As I walked back home, I thought about all the rush around us. The way we push our bodies to go faster than they are meant to move. Our brilliance in innovation and our commitment to efficiency have left us moving at speeds unimaginable over a century ago. Speeds unnatural. Speeds that we are now chained to, as we run endless errands, drop kids off here and there, and simultaneously try keep up with the day to day order of life. How much can we cram into one day? The answer is, more! It leaves us exhausted and running on empty. This change of pace was a welcome relief. It lifted my spirits to feel the pavement under my feet as I strolled along. To use my body’s natural ability to reach my destination. And this slow meandering had an unexpected gain. I actually noticed the world I live in along the way. I saw things unseen from the vantage point of passing cars. I noticed all the life that is nestled and folded deeply within the act of living.

We have to remind ourselves that sometimes, the least efficient way is better. The slower way can be good for our souls. If I’d driven down to the bank, I could have completed the task in a mere five minutes and checked another task off my list. My stroll took a lot longer than that, but what it lacked in speed, it gained in perspective. And the quality of my experience, the recharging of the mind and body, can’t be measured.  

The next time I had a yoga class, I considered driving over to it. It takes exactly one minute by car. If I drove there, I’d have an extra 15 minutes to clean up my kitchen. I could rinse the dishes left in the sink, load the dishwasher, wipe off counters and still make it to yoga on time. But I chose the least efficient route. I used that 15 minutes to move my legs and open my eyes to the world. I strolled along the stone pathway and soaked in the mountains in the distance, a squirrel scampering up an aging tree trunk. My legs pulled my body along. I breathed in fresh fall air. And I decided, it’s a beautiful thing to be absolutely, unequivocally, oh so blissfully, inefficient.   

Front Porch Swing

The boys are peacefully sleeping away in their shared upstairs bedroom. Long eyelashes sprawl up and away from resting eyes. Chests rise and fall in soft, even rhythms. I don’t really see any of this, but a girl can imagine it. I tiptoe through the house some days putting away all the contents of bins that Parker has dutifully dumped onto the floor. Sometimes, I get a head start on dinner during the napping hours. And sometimes, I crawl into my own bed immediately and fall into the soundest sleep.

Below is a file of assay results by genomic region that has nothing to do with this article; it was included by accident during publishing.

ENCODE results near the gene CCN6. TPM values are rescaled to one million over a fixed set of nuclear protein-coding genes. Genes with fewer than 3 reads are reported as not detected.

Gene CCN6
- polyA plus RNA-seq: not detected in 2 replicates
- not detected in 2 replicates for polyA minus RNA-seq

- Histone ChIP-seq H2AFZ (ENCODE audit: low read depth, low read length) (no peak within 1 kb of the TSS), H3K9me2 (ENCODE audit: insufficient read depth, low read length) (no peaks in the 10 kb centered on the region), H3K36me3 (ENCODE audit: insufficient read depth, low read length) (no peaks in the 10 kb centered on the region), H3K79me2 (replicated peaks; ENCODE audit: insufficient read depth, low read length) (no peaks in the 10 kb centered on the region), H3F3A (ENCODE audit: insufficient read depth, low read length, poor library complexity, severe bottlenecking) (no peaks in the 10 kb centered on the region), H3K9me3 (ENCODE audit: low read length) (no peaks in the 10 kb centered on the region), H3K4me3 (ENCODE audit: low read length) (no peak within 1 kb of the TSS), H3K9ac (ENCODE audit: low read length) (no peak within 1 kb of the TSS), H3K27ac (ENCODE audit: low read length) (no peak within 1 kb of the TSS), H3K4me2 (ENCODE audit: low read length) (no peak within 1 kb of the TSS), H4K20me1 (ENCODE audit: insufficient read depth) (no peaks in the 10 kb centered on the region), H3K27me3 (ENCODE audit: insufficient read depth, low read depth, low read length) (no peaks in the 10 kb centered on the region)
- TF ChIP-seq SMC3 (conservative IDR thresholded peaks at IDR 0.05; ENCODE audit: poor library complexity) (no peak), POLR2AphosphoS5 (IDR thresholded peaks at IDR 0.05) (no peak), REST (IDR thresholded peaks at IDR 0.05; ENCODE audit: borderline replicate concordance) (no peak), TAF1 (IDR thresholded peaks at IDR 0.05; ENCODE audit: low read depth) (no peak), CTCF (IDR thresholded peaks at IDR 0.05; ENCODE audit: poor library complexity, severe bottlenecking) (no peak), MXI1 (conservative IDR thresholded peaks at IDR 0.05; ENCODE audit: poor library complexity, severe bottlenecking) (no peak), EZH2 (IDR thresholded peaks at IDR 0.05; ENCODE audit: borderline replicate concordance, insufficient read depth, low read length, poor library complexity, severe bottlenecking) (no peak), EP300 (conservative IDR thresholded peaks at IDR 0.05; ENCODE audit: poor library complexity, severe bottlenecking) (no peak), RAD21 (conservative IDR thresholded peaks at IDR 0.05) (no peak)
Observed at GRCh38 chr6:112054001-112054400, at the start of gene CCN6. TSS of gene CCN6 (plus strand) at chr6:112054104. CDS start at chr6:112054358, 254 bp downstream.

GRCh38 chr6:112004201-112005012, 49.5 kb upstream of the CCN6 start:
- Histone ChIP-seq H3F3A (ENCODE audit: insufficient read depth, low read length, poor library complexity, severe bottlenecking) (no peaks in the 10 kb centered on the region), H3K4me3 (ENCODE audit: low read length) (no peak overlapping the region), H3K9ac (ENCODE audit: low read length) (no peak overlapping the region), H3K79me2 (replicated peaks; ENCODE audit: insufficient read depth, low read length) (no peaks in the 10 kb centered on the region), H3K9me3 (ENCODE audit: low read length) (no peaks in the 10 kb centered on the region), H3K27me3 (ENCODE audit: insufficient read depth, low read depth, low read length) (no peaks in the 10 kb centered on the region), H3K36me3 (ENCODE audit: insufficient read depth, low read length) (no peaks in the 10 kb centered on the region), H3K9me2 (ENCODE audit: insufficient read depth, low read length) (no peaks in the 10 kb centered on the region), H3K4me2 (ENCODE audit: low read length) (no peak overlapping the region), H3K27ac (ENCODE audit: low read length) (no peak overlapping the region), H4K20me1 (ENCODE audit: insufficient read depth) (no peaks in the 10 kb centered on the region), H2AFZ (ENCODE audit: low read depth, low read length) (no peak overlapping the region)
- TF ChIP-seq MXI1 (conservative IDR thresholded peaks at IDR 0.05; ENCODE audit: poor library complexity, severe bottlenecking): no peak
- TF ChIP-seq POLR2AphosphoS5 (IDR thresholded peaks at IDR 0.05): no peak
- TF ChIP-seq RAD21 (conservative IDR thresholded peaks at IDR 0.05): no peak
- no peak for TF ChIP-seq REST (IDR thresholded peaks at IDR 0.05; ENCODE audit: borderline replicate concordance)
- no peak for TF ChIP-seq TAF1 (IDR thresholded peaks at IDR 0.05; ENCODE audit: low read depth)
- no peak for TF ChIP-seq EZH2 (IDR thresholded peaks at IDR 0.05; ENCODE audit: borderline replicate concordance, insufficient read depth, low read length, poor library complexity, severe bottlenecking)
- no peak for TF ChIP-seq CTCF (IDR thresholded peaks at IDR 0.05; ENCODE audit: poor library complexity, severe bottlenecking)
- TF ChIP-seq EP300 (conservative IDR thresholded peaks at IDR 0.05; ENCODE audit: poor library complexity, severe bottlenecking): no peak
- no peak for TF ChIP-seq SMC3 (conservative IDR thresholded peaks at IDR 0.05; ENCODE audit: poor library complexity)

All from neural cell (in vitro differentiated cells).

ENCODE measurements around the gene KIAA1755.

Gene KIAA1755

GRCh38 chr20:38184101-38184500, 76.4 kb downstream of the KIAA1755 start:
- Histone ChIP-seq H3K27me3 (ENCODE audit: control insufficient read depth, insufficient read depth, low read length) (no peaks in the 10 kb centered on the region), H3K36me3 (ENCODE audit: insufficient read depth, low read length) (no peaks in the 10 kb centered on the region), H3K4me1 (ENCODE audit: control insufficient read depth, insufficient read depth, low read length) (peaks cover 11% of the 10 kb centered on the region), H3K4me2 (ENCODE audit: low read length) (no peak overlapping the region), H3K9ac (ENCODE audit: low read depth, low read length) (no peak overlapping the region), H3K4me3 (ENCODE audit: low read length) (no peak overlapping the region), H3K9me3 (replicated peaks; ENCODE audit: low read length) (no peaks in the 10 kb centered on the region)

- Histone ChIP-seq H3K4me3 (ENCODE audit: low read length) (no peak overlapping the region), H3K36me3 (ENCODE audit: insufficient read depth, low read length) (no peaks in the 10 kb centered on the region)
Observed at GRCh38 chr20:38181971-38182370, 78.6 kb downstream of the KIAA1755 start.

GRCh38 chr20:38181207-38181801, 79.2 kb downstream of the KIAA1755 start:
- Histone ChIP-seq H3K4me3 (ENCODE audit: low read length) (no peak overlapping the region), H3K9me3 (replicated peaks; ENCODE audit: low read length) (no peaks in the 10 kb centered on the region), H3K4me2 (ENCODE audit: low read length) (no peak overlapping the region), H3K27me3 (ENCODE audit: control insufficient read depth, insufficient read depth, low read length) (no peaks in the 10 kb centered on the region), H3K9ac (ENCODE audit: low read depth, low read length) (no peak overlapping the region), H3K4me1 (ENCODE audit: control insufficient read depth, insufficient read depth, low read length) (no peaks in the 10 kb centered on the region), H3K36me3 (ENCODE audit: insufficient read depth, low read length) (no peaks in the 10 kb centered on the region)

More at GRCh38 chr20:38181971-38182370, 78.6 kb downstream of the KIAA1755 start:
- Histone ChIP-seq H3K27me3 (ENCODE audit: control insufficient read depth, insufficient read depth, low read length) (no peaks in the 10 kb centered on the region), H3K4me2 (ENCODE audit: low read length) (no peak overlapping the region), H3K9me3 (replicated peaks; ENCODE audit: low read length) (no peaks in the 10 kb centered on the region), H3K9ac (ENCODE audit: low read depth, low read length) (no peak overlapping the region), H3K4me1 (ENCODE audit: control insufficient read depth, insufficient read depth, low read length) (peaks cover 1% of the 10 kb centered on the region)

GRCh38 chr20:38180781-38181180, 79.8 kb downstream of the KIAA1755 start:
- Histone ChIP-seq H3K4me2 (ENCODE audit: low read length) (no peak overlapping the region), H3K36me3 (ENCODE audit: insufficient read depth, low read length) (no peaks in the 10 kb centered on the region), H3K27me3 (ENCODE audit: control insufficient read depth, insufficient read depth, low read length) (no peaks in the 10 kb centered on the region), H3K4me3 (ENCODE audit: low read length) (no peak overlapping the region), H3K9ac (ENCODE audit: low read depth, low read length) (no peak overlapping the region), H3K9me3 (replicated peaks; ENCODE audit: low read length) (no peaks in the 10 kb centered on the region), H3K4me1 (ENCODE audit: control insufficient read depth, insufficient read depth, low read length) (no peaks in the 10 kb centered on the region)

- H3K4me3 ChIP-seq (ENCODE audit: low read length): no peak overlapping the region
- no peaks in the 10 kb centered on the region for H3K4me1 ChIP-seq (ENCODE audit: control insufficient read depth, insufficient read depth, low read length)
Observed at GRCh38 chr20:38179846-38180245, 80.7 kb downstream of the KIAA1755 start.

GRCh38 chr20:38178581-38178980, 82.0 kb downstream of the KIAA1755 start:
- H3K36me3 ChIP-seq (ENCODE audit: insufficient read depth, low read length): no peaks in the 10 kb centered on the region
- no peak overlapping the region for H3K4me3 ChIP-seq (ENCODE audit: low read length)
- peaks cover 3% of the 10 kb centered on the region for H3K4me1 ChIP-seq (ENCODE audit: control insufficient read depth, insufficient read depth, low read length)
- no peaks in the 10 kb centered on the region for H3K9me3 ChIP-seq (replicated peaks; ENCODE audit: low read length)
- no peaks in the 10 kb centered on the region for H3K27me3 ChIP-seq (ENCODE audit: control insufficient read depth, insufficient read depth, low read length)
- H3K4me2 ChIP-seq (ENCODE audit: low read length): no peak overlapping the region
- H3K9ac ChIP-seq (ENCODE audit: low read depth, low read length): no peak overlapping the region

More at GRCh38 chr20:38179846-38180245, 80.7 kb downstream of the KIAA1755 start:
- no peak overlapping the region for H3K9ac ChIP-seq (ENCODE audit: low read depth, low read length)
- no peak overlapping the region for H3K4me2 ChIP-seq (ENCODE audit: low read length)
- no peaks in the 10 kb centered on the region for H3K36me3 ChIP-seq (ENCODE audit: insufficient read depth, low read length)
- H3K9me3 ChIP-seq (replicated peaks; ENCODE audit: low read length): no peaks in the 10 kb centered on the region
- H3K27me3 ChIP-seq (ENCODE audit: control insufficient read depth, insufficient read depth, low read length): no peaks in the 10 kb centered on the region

Parker always wakes up first. It’s never an ‘I’m so happy to wake up’ kind of sound. There is usually a lot of wailing and screaming involved. Followed by a fierce kicking of the crib rails, followed by him shouting, “Get me out of here!”

I trod up the stairs and into his dark room. His cheeks are red and wet with tears. I reach over the crib rail for his favorite blankie and drape it over one shoulder. I pick him up and he gently rests his cheek onto his blanket, breathing in the familiar smell. He wraps one arm around his bear and as we walk out of his room, his eyes close again.

We walk down the steps and toward his favorite place. The front porch swing. It’s nothing fancy. The seat is weathered boards covered with a peeling white paint. It hangs from the ceiling of the front porch by two rusting chains that travel down into the armrests. Between the wooden slats, tiny spiders have taken up residence, building fortress-like webs. But oh, the glory. The sway. The creak. The breeze. It’s amazingly divine.

I sink down onto the swing and Parker curls into me. My foot pushes us gently backward and I fall into an easy rhythm. Back and forth. Back and forth we go. Time melts away as he sleeps. I watch the squirrels as they pass on high wire, I hear the endless chatter of birds in the cypress trees, I feel Parker’s soft flesh as he relaxes completely into my arms. And this goes on. Day after day around 3:30. His favorite place is turning into my favorite place.  

Some days I wonder about the swing. About its stories. Our house isn’t fresh and fancy – it was built in 1939. Quite possibly, the swing is original, though I’m not certain. I think about the stories it could tell. How many people have rested their weary legs in its seat? How many kisses has it shared with couples, young and old? How many friends have sat side by side catching up with glasses of red wine in hand? How many grandmas have held tight to grand babies as they tickled little piggies and kissed sweaty foreheads? How many kids have piled on to it and sailed higher than approved by their panic stricken parents? How many other toddlers have slept there in their mama’s arms? I’ll never know any of those answers. But I can imagine it’s a great many. 

Soon, I see Jackson looking out the front storm door window. He’s half naked, as usual. He runs outside and climbs right up beside me on the swing. I hold the boys close and breath in the simple joy of the moment. It reminds me that all the best things in the world cost exactly nothing. On the swing, life feels slower, simpler. The world shifts. I forget how over-scheduled, over-worked, and over-extended we have all stretched our mental, physical, and emotional selves. Distractions fade. There is time to just breathe.

The swing waits for us each day. It collects our stories. It reminds us to pause and rest our weary hearts. It delights us with its motion. It helps us slow down and savor the simple joys. It is the heart and soul of our home. If you happen to stroll down Virginia Avenue, please, please, please, take a seat on our front porch swing. Rest your legs. Clear your mind. Breathe in and out. I promise, you won’t regret it.